Branding. It's a tough game. As a communications agency, we've considered slipping into the "imaging" business only to pop back out since GOSH not only is it tough, it's ridiculously subjective. "No, no, no, not the right color, tone, vibe, historical reference." TOO frightening for our stomachs. But, we get it, and that's important in our business. Let the other brains do that heavy lifting...
And as a communications agency we know good commercials when we see them. They are engaging enough to do 2 things:
1) Not make us want to flip the channel...
2) Give us enough good content to actively look forward to seeing them again...
Now, if a commercial meets this criteria it's a good one in our books, and definitely worth the trillions of dollars brands spend to produce them.
Take those E*Trade commercials that feature those cute and somewhat surely kids. LOVE THEM. Can watch them over and over again. I never get sick of them. Ever. If I was going to do my own trading, I'd have to go with that brand. I'm hooked.
So, Miss Lohan, I know you have your own brand to protect, and protect it you should (!) but lighten up on E*Trade. No offence, but have you really been that damaged by the commercials? Really think about it, compare it to past debacles and you may find it's not that bad after all.
So, apparently, Lindsay Lohan's fashion collection was panned, pretty hard core. Not sure why she went down this path. Just because you're a muse and can afford Rachel Zoe doesn't necessarily mean you can pull off what is ultimately a darned hard thing to do—design fashion apparel. People do go to school for this stuff after all. Other celebs have met similar fates, Jennifer Lopez comes to mind. And for all their fashion legacy I'm not so sure Tina and Beyonce Knowles should be designing (what works on the stage may not translate, even in a diffused way).
I'll tell you who I think is an amazing designer, Rachel Roy. We had the pleasure of working with her a few years back and she is just TALENTED. She was an intern at Rocawear and started moving up the ranks. She married Damon Dash, started designing for herself and has accomplished the near impossible: success! People love her clothes, the stores love her clothes - I LOVE her clothes! Plus, she's a classy lady. Now, she's not famous like the other girls mentioned above, but she was married to the infamous, and that has to count for something. She could have gone the cheesy, obvious route, but she didn't. She did it her way, with her vision and her way of managing her image and it WORKED, She has garnered respect in the industry, and given her humble beginnings (in fashion) that is no easy thing to do.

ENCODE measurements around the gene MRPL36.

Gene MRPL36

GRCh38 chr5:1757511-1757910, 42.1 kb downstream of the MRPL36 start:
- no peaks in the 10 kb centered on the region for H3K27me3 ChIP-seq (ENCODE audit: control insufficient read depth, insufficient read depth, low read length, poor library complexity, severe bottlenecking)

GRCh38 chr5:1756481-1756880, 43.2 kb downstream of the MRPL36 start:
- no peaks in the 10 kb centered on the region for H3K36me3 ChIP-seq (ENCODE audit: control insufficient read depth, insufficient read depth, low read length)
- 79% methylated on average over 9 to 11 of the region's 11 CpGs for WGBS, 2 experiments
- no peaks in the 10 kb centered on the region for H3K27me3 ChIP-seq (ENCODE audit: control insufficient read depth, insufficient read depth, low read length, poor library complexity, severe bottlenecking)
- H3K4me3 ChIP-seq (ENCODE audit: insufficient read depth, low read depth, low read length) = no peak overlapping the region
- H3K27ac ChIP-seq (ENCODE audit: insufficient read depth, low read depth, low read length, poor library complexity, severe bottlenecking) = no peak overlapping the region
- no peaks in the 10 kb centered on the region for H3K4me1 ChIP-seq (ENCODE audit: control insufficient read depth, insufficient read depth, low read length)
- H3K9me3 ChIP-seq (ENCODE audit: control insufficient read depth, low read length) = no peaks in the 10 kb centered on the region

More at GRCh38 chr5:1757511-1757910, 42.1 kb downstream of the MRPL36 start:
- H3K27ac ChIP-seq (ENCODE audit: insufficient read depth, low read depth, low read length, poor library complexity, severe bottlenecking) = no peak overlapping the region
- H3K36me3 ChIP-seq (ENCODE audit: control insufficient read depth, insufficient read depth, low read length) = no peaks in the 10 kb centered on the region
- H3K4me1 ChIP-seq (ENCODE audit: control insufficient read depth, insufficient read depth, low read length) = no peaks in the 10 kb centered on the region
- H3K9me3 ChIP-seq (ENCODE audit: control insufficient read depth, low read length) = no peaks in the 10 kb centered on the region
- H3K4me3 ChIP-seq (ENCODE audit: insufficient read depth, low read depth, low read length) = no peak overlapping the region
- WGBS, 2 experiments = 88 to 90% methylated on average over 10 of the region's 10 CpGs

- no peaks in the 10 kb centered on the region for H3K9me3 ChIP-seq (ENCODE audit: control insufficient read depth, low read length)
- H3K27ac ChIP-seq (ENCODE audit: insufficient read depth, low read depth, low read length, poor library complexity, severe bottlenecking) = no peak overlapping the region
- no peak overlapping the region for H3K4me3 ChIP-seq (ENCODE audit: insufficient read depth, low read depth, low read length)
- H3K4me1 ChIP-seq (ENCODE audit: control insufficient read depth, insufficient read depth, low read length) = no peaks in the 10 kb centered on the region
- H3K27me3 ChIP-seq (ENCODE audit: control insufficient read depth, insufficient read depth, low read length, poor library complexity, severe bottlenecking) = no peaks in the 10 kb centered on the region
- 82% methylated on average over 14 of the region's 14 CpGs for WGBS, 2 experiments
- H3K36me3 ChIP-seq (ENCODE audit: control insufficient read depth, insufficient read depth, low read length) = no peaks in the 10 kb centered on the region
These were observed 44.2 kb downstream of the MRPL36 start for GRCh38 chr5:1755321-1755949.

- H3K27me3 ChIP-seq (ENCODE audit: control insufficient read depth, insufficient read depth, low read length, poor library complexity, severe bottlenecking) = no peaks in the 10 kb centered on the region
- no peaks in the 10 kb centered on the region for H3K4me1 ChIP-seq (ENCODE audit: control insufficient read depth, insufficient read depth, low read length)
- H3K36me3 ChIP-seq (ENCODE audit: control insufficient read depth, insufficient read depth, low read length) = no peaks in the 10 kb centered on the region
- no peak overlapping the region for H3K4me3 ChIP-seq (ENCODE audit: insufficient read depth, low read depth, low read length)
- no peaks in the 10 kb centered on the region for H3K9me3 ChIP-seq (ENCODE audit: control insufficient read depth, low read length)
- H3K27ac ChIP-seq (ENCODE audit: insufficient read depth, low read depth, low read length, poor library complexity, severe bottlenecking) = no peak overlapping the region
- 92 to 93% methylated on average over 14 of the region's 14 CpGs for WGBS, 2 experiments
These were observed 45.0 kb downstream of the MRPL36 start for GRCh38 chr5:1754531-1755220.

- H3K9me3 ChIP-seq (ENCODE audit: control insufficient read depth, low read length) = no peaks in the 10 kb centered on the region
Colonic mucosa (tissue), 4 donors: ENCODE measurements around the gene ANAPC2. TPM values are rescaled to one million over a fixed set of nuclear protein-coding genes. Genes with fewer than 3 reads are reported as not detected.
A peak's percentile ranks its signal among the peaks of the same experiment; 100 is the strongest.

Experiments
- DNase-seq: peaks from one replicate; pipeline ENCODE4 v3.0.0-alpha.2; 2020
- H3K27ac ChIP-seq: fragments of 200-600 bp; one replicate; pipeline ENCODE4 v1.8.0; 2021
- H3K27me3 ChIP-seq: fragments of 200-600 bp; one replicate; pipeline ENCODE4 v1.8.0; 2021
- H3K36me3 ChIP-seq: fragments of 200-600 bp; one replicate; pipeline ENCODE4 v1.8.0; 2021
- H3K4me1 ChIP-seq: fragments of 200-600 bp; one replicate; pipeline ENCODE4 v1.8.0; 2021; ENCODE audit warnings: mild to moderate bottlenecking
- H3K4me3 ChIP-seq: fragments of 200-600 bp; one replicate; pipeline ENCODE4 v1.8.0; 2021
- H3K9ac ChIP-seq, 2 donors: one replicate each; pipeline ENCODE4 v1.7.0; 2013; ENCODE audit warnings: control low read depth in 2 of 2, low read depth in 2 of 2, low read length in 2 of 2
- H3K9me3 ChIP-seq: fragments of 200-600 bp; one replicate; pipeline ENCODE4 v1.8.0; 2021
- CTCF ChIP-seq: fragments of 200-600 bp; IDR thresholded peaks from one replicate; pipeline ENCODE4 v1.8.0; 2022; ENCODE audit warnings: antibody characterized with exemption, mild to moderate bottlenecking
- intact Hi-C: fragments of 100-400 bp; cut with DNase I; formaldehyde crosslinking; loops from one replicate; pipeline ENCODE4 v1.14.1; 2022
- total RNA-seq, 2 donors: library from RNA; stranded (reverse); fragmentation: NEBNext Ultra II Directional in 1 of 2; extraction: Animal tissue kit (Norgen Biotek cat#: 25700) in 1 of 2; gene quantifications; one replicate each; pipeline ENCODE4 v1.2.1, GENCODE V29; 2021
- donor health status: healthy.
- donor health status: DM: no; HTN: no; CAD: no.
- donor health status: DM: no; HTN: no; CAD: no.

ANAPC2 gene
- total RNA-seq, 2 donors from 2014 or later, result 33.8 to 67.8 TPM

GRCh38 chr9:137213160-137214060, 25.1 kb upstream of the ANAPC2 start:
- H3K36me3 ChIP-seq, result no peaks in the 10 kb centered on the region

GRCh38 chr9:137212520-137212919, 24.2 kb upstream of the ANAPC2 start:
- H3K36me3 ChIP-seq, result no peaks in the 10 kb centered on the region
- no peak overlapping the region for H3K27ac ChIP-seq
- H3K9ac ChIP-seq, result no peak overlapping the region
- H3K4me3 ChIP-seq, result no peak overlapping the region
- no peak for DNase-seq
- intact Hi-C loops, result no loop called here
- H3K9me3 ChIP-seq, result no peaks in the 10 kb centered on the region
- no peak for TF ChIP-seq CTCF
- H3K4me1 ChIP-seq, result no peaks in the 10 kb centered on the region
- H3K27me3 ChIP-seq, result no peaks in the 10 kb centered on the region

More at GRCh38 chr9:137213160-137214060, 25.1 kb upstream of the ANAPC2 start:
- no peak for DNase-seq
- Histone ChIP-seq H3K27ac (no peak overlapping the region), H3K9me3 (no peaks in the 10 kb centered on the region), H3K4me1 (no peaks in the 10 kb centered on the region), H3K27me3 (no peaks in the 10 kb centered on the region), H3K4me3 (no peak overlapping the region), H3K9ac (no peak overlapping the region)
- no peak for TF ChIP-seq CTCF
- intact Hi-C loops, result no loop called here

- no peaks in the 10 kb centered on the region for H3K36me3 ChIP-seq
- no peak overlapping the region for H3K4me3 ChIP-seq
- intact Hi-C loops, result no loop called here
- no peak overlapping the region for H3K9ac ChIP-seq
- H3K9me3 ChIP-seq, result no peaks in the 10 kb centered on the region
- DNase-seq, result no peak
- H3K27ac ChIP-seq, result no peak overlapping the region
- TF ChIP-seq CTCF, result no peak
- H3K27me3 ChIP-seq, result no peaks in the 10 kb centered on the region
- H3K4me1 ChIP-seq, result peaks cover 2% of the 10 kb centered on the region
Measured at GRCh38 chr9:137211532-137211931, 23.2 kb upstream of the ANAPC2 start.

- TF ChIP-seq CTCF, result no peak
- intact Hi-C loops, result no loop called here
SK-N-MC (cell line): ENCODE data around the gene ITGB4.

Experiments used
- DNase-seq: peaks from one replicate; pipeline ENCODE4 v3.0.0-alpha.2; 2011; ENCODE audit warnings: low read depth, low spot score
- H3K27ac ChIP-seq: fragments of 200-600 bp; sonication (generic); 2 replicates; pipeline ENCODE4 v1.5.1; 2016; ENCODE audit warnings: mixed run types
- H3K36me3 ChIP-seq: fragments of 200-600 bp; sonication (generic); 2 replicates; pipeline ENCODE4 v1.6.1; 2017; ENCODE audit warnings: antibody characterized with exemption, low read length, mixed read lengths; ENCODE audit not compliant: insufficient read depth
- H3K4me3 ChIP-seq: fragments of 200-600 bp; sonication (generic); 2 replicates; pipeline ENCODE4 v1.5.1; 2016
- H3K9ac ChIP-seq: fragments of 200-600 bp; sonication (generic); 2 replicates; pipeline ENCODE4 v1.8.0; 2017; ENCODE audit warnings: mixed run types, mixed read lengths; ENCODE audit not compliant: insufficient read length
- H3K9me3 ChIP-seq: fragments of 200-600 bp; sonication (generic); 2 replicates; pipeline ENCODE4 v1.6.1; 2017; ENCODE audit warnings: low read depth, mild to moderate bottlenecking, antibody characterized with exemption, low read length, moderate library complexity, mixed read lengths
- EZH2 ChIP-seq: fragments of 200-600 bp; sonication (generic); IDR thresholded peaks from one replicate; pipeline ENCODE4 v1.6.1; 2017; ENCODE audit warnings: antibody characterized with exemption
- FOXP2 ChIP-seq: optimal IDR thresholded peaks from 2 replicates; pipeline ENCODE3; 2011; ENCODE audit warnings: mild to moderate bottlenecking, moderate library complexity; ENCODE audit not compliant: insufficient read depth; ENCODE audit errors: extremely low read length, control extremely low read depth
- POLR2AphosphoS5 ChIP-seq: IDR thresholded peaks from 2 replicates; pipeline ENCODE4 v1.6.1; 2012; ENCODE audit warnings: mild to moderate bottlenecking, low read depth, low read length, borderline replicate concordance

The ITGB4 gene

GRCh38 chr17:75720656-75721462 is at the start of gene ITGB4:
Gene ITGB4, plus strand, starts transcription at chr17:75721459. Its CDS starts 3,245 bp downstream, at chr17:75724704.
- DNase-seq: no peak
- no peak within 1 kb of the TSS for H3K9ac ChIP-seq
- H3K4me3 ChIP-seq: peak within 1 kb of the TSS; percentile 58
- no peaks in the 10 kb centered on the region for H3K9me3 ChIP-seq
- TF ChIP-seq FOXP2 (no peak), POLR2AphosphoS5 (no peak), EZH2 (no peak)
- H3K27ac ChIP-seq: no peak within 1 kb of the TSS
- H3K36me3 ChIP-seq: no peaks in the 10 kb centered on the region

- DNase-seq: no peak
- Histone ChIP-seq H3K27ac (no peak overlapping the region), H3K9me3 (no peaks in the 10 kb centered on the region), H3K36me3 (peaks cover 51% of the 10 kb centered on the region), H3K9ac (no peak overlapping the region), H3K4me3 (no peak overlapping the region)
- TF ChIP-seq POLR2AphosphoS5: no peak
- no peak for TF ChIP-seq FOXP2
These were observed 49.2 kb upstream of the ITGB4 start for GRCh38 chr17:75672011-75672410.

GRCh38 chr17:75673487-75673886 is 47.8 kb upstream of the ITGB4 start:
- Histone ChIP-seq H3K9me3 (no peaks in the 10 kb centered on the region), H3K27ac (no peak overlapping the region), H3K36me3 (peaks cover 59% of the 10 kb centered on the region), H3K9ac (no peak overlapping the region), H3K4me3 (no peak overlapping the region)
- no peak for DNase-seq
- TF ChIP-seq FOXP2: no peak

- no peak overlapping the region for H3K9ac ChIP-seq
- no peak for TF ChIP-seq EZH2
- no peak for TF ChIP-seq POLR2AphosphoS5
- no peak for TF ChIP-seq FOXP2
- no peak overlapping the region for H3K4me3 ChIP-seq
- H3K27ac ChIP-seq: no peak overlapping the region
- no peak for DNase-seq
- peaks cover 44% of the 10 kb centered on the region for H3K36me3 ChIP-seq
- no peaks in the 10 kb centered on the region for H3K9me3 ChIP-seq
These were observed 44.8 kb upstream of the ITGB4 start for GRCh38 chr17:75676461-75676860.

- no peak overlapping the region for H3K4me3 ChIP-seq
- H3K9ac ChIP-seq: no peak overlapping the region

My recco Lindsay, call Rachel for advice. She's a winner.
I can’t help but open my big fat mouth today about WWD’s blatantly irresponsible content decisions in running a story entitled “Blood and Guts in the Hamptons.”
The fashion industry’s trade publication—the bible of all things retail, fashion and design that can affect how investors feel about the sector and what foreigners read to keep on top of the U.S. retail market—reported on ROADKILL today. That’s right. Is this roadkill preventing textiles mills from producing fabrics for the upcoming collections? No. Is this roadkill the latest accoutrement to Jeremy Scott’s next collection? No. The big story that deserves a quarter of page four in today’s edition is about how socialites and various notable media personas are noting an increased number of dead animals—aka, roadkill—on the byways of the Hamptons.
Former New York Times Style writer Alex Kuczynski, astutely observes about Southampton: “I’ve seen two dead squirrels on South Main Street this summer, and I’ve never seen two dead squirrels on South Main Street before.”
Are you kidding me? I’m mortified that Kuczynski (whose writing I don’t actually admire) agreed to lend a quote IN PRINT. It’s not even a story about the media—for which a quote from a member of the media would be apropos. Why in the world is a former NYT style writer an appropriate source for a story on roadkill? Of course, let’s not forget the fact that the story is ludicrous in the first place. So my question is akin to asking why J. Edgar Hoover chose to wear tan stockings and not nude when he dressed in drag.
I get it that in the past year WWD has ramped up its celebrity and pop culture reporting—people care. It keeps eyeballs on the page. But roadkill? Unless it’s Lindsay Lohan’s carcass on Montauk Highway (at least she has a leggings line), I don’t want to read about it in WWD. K?
Source: eskimo.com, wwd.com